ESPN's ineptitude knows no bounds. I've never seen a network covering a tennis tournament go more out of its way to NOT show any actual tennis for as long and as often as possible.
How else can you explain that after not starting network coverage until two hours after the start of play on Friday, rather than show actual tennis when things kicked in, spending the first seventeen minutes of the broadcast having McEnroe, Gilbert and McKendry talking? That's fine when you start coverage at the beginning of the day, but not when you don't pick up until the afternoon. Meanwhile, '14 men's champion Marin Cilic was in action and being tested early on Armstrong, while the real and potential drama between a '14 semifinalist (Makarova) and a star-in-the-making (Svitolina) was going on on Ashe, with the Russian cramping, failing to put away two match points, and facing a break point all in just one (final) game before putting things away.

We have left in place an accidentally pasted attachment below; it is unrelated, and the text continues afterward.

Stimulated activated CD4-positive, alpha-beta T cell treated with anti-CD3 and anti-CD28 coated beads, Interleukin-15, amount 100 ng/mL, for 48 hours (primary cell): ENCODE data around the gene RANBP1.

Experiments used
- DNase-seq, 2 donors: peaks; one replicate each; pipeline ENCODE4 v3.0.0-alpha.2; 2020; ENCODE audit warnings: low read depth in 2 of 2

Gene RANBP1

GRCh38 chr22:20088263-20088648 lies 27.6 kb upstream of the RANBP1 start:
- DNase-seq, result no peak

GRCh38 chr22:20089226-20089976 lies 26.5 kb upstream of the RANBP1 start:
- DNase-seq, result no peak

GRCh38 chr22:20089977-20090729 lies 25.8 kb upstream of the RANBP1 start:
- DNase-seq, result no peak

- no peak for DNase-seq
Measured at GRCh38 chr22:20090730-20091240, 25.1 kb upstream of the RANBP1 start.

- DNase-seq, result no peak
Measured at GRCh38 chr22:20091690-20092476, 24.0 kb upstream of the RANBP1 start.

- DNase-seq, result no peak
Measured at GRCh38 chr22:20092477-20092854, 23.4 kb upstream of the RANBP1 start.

Finally, ESPN joined things for the very last point of the match. Way to miss the parade. Hope someone brought a shovel to pick up after the horses.
You'd think the leading sports network in the country, which spends money to keep slam coverage away from competitors would try to do a little to grow the sport in a nation in which it has fallen way, way down the sports totem pole. Instead, they decide to only play to the established REAL fans who will go out of their way to go online (which, I admit, is a good production) or can see things on only DirecTV, but not even bother trying to create new fans, or at least allow casual ones to learn the players by trying at least a little on what should be the MAIN broadcast.
Later, after interviewing Bencic before she walked onto Ashe to play Venus, coverage fiddled around and didn't actually go the match until four games in, after filling some of that time by, get this, showing press room comments from both players WHILE THEY WERE PLAYING LIVE NOW. Whuh?
That said, the network's night session coverage has been great (even with Hannah "Ms. Insincere" in the mix), with the best match announcers (well, the best that ESPN has, at least) utilized well, Mike Tirico and Chris Fowler being good point-by-point calls, and the entire production ramped up a bit, without any incessant talking and/or distractions from the actual tennis at a grand slam. Which, you know, is what they're supposed to be airing.